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Just out of curiosity and for my knowledge, from a software and hardware standpoint prospective, I read:

When you use your device (iPhone) to access data, a Wi-Fi connection uses less power than a cellular network

Do you know why?

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The Wi-Fi antenna in your phone has a typical range of few meters. It finds a Wi-Fi router within that range. So the power of the signal should be enough that it would be able to survive for few meters.

On the other hand, for 3G data transfer, you need to send the signals to the receiving antenna which could be a up to a few kilometers from where you are. So the signal should be strong enough to survive a few kilometers.

To give an idea, let's assume:

  • Your Wi-Fi router is at a distance of 5 meters.

  • The 3G receiver antenna of service provider is at a distance of 2 kilometers (2000 meters).

  • We know that the signal strength is inversely proportionate to the square of distance.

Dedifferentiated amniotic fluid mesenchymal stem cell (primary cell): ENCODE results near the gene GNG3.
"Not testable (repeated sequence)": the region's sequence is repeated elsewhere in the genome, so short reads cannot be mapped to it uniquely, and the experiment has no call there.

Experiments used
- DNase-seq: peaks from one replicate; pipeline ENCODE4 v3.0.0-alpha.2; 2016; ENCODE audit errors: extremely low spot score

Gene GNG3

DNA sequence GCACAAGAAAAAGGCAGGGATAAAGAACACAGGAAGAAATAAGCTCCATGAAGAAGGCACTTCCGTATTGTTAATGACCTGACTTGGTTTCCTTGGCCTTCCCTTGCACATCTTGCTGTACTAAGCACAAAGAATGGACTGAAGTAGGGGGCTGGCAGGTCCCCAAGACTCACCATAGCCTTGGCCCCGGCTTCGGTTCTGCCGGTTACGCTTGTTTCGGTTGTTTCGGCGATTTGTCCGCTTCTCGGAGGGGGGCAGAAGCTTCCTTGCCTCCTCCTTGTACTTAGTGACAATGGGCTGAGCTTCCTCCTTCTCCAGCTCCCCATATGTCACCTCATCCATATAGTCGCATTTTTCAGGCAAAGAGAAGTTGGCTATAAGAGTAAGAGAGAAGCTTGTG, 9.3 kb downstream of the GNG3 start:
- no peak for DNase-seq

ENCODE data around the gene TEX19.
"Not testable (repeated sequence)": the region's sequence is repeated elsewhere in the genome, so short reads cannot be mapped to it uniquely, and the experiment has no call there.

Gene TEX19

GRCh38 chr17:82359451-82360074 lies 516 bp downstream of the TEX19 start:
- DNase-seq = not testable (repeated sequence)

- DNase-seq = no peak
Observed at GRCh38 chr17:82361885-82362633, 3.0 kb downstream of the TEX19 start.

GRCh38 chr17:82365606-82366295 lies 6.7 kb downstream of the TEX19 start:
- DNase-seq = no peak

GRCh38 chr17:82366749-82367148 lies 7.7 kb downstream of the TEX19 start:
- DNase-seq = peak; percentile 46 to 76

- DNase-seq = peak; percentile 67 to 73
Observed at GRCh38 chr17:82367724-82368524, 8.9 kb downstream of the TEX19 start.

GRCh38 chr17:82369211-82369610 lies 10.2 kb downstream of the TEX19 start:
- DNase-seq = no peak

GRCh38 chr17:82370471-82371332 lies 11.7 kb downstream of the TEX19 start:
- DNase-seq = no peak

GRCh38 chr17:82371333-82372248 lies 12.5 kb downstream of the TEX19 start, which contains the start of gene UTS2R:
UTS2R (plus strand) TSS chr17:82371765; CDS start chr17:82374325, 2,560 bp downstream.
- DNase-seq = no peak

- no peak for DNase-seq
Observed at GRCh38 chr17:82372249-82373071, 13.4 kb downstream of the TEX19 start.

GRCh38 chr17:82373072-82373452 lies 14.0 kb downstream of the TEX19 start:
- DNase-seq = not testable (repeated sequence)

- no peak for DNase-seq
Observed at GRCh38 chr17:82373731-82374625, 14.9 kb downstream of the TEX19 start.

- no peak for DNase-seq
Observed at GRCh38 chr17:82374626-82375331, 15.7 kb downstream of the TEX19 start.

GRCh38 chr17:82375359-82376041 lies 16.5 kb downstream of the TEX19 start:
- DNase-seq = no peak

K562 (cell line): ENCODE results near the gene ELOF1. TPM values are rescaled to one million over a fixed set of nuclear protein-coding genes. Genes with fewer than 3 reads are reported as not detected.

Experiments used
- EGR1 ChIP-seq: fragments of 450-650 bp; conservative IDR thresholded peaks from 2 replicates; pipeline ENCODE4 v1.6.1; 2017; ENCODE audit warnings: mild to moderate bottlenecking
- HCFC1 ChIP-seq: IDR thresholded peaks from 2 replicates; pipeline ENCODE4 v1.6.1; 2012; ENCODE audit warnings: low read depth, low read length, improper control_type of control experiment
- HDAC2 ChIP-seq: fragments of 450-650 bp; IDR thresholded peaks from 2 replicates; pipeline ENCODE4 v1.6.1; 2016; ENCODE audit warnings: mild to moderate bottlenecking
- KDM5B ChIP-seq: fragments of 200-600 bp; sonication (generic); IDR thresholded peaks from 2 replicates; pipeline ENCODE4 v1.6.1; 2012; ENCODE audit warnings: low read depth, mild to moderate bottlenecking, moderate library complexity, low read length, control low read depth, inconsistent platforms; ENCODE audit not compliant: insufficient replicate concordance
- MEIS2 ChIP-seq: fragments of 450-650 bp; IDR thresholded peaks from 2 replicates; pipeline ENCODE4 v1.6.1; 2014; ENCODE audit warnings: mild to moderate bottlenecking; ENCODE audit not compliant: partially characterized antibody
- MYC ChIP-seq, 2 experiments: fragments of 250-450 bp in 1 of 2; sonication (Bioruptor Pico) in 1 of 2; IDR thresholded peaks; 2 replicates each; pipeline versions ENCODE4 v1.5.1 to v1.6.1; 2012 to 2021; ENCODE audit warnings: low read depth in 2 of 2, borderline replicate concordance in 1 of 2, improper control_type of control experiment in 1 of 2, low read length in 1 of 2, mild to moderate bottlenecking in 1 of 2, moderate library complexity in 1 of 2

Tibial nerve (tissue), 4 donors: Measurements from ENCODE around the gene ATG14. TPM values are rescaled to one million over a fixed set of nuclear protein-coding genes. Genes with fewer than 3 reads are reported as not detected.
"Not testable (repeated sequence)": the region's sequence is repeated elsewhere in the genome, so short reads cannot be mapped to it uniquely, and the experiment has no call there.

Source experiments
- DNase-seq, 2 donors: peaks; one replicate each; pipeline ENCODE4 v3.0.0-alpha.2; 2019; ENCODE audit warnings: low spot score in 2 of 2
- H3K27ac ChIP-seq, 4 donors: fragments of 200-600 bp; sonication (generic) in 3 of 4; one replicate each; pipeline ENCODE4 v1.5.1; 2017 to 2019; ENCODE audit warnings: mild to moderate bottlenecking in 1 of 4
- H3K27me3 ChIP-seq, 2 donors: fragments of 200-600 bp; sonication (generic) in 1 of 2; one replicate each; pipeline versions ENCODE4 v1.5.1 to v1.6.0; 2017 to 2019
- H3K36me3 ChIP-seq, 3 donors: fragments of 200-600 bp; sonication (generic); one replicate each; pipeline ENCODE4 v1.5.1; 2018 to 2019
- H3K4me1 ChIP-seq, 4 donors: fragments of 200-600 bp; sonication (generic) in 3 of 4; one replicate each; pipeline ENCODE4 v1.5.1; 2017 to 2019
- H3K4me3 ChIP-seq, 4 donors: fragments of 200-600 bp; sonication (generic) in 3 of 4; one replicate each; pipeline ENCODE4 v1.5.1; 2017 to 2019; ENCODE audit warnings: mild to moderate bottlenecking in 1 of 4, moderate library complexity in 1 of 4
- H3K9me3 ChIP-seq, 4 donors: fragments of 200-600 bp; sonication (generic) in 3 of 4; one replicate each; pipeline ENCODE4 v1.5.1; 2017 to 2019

So, in order that we have the same signal strength at the receivers antenna of wifi and 3G; the transmitted signal should be of ratio:

(2000/5)^2 = 160000

So the 3G signal should be 160,000 times stronger than Wi-Fi signal. Hence 3G data transfer consumes more power.

Note: We have not considered packet loss when sending data over longer distances, which, although less significant, contributes to a greater power requirement of 3G transmission.

Source: Kingsley, K. (2013, December 12). What consumes less battery on a smartphone - WiFi or 3G? Why?

  • Even worse: GSM cell can be as large as 20km in radius. – Max Ried Aug 15 '15 at 19:27
  • As a second note: Cellular data systems are designed to work with a much lower field strength than IEEE802.11. This makes it consume less power on the same distance. But unless you sit on top a BTS, you won't notice. – Max Ried Aug 15 '15 at 20:09

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